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Pulled Apart By Horses - 'Blood'

Leeds noisecore foursome compromise their wildness on a streamlined third album

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  • Release Date 01 Sep, 2014
  • Producer Matt Peel
  • Record Label Best Of The Best/Sony Red
6 / 10
The trouble with making your name off the back of demented screamo meltdowns with titles such as 'I Punched A Lion In The Throat' is that anything you do subsequently makes you look like you've gone soft. But that's not the only hurdle facing Pulled Apart By Horses. After two albums of punk-noise destruction, they find themselves happy to occasionally play gigantic stages supporting the likes of Biffy Clyro or Kaiser Chiefs, but up there, they're perhaps feeling slightly awkward about the caterwauling mayhem they bring with them.

On third album 'Blood', the Leeds foursome attempt to crack this conundrum. For the first time ever, they paused their endless tour and hunkered down for 2013 to create, create, create. A day recording with Portishead's Geoff Barrow at the production controls came to nothing but, resettled in Greenmount Studios in the unlovely Leeds neighbourhood of Armley, they scratched out a refined sound - a slacker squall spiked with demented imagery, best exhibited on 'Lizard Baby': loosely, the birth of the royal baby as scripted by David Icke, set to a glorious racket that recalls the Novoselic/Grohl rhythm section at maximum churn.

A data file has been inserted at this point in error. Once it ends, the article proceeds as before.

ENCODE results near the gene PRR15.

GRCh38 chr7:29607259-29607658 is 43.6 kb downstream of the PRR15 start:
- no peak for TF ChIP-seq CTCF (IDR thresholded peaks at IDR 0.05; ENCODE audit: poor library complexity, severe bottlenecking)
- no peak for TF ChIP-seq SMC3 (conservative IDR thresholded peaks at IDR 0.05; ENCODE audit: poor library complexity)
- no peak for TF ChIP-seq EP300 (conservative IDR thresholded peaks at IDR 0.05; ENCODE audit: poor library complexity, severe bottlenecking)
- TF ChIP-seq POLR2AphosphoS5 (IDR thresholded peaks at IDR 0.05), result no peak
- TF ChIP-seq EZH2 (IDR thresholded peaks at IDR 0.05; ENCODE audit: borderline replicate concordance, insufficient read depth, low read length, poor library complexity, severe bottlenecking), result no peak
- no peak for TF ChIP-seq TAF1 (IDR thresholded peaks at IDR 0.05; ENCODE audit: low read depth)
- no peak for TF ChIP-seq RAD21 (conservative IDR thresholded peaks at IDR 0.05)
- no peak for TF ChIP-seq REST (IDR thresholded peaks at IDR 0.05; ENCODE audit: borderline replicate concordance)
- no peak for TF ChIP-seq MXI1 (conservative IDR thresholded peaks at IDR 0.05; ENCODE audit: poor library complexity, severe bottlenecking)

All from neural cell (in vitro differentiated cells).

Premeditation throws up some positives. The opening 'Hot Squash' is a Queens Of The Stone Age-ish grind that pulls of some impressive time-signature trickery. 'Medium Rare' is limber Franz funk that slaps on a surprisingly meaty chorus. And 'Grim Deal' (complete with neat alt-rock pun) finds frontman Tom Hudson deploying lyrics about throwing faeces with brio that you only realise you're singing along to once you've regaled the entire top deck of the bus.

Sadly, the promise of desert-rock heaviness is, if anything, underplayed. It might be light on tune, but a late-album jolt of Nick Oliveri-style bad vibes titled 'Bag Of Snakes', written by drummer Lee Vincet, feels exceedingly welcome. Meanwhile, in quashing the spontaneity, Pulled Apart By Horses may have stifled some of their playfulness, the dreary 'Hello Men' the most notable misfire. 'Blood' doesn't feel bold enough. Neither a bid for the stadiums nor brute-rock toilet venues, it suggests PABH are no closer to solving their essential conundrum. Doubtless they'll work it out in the pit, but it's hard to shake the feeling they could do so much more.

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